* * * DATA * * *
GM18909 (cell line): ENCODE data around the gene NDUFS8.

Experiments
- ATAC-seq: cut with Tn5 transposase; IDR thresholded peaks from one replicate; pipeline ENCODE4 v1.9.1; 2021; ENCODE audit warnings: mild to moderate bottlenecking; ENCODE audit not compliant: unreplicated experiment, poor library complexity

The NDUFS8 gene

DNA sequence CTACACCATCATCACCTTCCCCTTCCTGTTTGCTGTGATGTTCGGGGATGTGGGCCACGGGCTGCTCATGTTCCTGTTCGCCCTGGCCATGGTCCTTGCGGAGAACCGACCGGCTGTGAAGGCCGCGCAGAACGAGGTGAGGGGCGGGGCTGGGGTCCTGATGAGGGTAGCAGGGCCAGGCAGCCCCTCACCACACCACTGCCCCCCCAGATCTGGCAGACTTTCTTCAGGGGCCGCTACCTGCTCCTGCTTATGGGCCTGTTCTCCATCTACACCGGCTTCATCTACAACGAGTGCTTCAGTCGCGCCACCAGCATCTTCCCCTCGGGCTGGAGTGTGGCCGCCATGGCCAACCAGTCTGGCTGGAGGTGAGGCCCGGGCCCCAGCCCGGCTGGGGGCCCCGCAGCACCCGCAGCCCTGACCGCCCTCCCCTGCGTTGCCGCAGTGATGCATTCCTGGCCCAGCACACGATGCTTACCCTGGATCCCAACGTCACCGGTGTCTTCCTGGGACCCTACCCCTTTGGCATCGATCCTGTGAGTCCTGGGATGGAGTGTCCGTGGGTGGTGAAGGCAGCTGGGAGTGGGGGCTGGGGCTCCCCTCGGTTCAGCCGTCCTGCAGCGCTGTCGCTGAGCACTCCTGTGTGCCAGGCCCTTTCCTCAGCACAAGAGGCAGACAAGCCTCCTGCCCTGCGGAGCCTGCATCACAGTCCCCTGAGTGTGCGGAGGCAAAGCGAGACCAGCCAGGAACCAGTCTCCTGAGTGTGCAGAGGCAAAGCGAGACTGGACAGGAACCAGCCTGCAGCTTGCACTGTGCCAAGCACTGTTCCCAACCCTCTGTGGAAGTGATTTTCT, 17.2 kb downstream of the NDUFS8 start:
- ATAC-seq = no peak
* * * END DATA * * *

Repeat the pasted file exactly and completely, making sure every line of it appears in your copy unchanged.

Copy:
GM18909 (cell line): ENCODE data around the gene NDUFS8.

Experiments
- ATAC-seq: cut with Tn5 transposase; IDR thresholded peaks from one replicate; pipeline ENCODE4 v1.9.1; 2021; ENCODE audit warnings: mild to moderate bottlenecking; ENCODE audit not compliant: unreplicated experiment, poor library complexity

The NDUFS8 gene

DNA sequence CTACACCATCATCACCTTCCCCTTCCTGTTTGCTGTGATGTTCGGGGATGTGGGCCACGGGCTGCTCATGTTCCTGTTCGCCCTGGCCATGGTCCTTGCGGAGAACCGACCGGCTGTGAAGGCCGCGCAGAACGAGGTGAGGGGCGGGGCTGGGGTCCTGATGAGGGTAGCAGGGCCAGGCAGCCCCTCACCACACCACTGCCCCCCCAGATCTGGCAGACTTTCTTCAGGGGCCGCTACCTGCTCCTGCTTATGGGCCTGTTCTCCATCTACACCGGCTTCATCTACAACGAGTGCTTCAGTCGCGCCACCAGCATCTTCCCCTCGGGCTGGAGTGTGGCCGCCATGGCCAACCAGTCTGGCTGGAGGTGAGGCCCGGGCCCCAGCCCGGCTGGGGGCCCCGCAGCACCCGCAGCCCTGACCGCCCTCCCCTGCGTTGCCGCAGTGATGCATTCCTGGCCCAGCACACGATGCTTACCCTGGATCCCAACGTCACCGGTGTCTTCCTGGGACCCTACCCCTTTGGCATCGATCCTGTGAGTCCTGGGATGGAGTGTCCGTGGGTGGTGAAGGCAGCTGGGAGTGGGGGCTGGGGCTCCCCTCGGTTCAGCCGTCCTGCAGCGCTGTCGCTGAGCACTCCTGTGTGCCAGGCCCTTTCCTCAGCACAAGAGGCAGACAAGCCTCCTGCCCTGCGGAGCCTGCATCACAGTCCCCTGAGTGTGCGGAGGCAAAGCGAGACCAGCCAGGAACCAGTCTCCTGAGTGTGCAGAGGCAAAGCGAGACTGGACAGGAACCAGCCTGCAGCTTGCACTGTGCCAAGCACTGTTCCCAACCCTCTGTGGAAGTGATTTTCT, 17.2 kb downstream of the NDUFS8 start:
- ATAC-seq = no peak